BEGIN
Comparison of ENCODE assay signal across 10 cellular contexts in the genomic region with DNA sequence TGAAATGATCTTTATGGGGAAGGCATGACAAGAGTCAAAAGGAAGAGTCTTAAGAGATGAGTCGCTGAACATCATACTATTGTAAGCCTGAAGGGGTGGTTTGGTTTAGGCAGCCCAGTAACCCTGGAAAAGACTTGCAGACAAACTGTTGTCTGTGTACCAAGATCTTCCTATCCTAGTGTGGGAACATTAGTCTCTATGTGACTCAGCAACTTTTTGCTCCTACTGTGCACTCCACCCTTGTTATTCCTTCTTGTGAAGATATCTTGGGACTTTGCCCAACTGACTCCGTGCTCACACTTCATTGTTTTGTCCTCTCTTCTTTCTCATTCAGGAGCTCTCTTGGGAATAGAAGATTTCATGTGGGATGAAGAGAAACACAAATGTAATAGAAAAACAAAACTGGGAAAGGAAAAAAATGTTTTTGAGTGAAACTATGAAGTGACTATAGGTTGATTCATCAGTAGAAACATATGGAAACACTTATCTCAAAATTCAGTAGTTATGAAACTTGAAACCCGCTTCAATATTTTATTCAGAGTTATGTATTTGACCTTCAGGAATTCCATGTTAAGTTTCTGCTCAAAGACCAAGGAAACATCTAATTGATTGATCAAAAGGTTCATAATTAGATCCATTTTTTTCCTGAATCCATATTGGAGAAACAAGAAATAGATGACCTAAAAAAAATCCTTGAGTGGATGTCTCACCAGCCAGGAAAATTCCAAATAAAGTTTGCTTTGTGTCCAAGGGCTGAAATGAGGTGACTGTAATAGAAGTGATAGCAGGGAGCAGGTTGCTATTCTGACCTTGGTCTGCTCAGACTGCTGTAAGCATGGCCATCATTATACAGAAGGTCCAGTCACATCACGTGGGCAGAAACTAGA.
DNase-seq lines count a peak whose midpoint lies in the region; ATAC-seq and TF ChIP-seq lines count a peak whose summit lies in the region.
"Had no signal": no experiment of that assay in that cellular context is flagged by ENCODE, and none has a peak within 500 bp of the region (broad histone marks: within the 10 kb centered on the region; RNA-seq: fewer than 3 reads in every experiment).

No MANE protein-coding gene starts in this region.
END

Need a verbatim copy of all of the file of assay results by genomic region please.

Comparison of ENCODE assay signal across 10 cellular contexts in the genomic region with DNA sequence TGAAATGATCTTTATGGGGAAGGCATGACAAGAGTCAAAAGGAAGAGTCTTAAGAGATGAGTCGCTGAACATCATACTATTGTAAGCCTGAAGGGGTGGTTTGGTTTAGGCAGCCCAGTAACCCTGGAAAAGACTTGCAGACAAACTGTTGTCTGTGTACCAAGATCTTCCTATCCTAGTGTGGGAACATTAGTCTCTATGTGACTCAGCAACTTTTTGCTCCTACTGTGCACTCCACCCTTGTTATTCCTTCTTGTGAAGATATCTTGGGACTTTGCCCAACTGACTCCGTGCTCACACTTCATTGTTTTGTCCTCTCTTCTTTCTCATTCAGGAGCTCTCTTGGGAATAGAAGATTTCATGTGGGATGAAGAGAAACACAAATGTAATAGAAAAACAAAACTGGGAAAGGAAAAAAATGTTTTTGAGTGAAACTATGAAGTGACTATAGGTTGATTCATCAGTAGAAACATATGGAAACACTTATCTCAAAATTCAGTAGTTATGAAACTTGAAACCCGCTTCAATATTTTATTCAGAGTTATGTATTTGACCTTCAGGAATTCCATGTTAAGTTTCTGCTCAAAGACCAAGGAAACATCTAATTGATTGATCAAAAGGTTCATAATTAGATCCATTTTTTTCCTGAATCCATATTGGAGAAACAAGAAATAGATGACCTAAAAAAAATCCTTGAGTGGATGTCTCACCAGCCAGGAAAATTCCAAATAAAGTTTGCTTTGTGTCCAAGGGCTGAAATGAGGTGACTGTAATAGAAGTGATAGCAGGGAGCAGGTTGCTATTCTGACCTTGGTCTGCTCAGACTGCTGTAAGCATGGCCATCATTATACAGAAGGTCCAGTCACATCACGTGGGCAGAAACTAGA.
DNase-seq lines count a peak whose midpoint lies in the region; ATAC-seq and TF ChIP-seq lines count a peak whose summit lies in the region.
"Had no signal": no experiment of that assay in that cellular context is flagged by ENCODE, and none has a peak within 500 bp of the region (broad histone marks: within the 10 kb centered on the region; RNA-seq: fewer than 3 reads in every experiment).

No MANE protein-coding gene starts in this region.